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Herman Jimenez captures urban lifestyle

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Photographer Herman Jimenez, second from the left, thanks friends Victor Rios, Ever Ortiz, James Fitzgerald and Terrell Robinson for attending his reception in the Irene Carlson gallery on Oct. 21. Clip Mission is a collection of black and white photographs portraying the people and the production of professional skateboarding in Southern California. Jimenez a graduate of ULV has traveled internationally to photograph the best skateboarding has to offer. Many of his friends are featured in the photographs. / photo by Scott Mirimanian

Branden del Rio
News Editor

The Irene Carlson Gallery hosted the opening reception for Herman Jimenez’s “Clip Mission” exhibition, a collection of photographs of skate culture on Oct. 21.

The show is composed of 24 black and white photographs, which capture a healthy mixture of portraits and action shots of skaters performing various tricks.

“I invited Hermie because he was a graduate, and after graduation he went straight to work,” Gary Colby, professor of photography said of Jimenez, who is a 2009 alumnus of the University of La Verne.

According to Jimenez the photographs were taken over the span of several years, beginning in 2002 and up until very recently, and were shot in various locations ranging from Simi Valley to Downtown Los Angeles.

Most of the photographs are taken of friends or people he has met through skating, Jimenez said.

“Paul Rodriguez over there rides for Nike. He’s like the (Michael) Jordan of skate,” Jimenez said as he motioned to a portrait of Paul Rodriguez Jr., who has competed and won in several X Games and also starred in the film “Street Dreams.”

Many other photographs feature well-known skaters such as Chaz Ortiz, Nick Tucker and Torey Pudwill.

Jimenez said that because he took the photographs over several years, he used several different cameras including Nikon D3s and Nikon D2Hs.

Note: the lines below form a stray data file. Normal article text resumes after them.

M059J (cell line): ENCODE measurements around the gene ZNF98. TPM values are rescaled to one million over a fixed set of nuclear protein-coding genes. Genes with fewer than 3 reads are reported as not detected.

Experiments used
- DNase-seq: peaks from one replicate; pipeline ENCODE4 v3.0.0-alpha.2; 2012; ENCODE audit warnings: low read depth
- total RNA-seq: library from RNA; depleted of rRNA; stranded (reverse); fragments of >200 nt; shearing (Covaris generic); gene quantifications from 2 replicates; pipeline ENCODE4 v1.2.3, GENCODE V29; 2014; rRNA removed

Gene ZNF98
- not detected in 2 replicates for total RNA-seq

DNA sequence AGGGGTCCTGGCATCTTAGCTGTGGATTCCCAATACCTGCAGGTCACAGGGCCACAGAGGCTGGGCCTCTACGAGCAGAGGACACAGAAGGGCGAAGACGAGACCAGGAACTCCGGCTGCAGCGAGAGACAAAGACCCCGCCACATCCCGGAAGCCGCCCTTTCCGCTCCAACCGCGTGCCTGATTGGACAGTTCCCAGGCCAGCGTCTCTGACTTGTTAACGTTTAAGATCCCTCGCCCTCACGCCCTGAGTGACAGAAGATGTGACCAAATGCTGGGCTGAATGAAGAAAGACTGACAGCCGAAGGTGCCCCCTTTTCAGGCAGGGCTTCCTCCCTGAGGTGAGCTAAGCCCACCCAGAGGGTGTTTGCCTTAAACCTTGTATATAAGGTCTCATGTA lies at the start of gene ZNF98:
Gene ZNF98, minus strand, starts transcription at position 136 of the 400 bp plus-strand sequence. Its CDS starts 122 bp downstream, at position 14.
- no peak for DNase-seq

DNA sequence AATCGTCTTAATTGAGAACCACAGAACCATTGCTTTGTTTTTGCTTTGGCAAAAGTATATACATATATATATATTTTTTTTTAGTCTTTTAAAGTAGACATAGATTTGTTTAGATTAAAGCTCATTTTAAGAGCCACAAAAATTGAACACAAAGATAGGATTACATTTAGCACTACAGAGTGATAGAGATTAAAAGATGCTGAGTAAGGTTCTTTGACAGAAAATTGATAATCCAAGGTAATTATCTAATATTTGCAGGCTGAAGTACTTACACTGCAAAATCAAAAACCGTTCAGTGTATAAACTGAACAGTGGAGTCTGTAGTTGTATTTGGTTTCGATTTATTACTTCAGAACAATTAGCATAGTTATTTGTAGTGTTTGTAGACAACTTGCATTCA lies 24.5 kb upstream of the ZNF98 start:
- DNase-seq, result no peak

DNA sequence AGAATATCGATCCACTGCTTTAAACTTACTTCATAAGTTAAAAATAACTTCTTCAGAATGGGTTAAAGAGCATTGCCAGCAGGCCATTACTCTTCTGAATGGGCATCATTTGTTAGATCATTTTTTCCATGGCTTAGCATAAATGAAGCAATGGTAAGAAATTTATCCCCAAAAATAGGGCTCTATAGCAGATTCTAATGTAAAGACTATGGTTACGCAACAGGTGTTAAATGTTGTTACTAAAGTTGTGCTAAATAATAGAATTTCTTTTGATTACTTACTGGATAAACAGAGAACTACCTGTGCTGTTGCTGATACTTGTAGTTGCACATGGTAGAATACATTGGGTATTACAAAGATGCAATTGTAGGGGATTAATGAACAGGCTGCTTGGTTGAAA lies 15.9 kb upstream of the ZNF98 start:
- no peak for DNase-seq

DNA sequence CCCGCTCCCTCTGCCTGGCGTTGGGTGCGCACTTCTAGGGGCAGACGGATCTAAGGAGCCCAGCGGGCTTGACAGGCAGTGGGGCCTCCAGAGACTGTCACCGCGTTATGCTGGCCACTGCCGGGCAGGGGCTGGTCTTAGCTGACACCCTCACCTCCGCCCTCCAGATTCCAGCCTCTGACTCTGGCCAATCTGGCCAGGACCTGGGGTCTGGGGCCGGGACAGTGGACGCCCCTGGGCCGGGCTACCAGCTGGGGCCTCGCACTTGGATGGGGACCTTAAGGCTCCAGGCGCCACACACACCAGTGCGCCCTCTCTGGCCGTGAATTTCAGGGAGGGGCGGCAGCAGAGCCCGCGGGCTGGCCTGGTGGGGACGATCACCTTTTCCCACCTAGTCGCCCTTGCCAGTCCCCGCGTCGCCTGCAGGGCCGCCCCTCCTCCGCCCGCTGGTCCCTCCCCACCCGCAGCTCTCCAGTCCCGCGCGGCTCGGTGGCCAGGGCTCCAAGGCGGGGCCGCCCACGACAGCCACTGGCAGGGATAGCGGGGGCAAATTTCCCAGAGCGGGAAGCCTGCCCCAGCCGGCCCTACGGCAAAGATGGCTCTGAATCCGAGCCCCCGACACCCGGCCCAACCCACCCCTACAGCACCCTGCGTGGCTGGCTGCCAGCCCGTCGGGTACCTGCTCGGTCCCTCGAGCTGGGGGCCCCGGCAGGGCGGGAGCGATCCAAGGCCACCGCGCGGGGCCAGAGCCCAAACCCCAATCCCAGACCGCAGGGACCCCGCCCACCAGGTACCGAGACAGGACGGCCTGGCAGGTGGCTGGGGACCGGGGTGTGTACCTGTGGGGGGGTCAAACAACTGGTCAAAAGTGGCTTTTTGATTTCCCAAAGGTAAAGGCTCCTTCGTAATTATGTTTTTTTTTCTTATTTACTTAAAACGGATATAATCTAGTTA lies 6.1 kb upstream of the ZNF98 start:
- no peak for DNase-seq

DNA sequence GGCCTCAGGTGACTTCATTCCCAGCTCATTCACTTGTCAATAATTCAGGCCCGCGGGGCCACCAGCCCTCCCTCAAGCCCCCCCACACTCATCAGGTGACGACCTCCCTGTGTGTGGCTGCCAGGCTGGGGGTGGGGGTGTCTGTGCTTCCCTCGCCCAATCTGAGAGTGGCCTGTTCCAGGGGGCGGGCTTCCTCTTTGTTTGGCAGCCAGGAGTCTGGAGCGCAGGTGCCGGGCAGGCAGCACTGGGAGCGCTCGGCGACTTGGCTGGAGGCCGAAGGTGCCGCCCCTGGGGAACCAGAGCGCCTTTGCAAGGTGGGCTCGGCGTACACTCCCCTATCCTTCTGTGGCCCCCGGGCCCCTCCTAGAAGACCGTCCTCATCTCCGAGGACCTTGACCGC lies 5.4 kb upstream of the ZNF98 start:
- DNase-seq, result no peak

In several photographs he uses a 16 millimeter fisheye lens which makes the photographs look like it is seen through a bubble, with the middle section expanded and the edges shrunk, which adds a different perspective to the photographs.

All of the photographs are digital images with the exception of one which was taken with film.

A few members of Jimenez’s family and friends attended the event.

During the reception Jimenez’s sister brought a large platter of cupcakes.

The elegantly frosted sweets were placed on an elaborate miniature skateboard platter which was hand-made by Jimenez’s family.

Walking through the long hallway of the Carlson Gallery, many loud side discussions about the various photos could be heard.

“I think some of them have an interesting way of freezing time and space,” Kevin Bowman, photography department manager, said.

“This one right here looks like [the skateboarder] is falling right out of the sky,” Bowman said of one picture which Jimenez took by placing his camera on the grass and shooting upward.

Some of the photographs utilize synthetic lights which cast vivid and sharp shadows of the skaters as they perform their tricks.

One such picture features a skater doing a 180 degree spin over a stair rail in an urban setting.

The photograph was taken in mid air and with the use of synthetic lights his dark shadow is cast on the wall behind him.

Danielle Burgess, sophomore biology major, pointed out two of her favorite photos.

“I really like the guy with his head down. It shows that he has emotion and you can really feel it. And I like the one with the guy sending a text message because it’s just so typical,” she said.

Others really enjoyed the photograph of Rodriguez standing in the foreground and a blurred 18-wheeler in the background.

The short depth of field allows viewers to better focus on the skater.

“The guy himself is photogenic as it is. His posture, he just looks so relaxed,” Adam Alvarez, sophomore psychology and photography major, said of the simplicity of the photo.

The photographs will remain on display in the Carlson Gallery through Dec. 10.

Branden del Rio can be reached at

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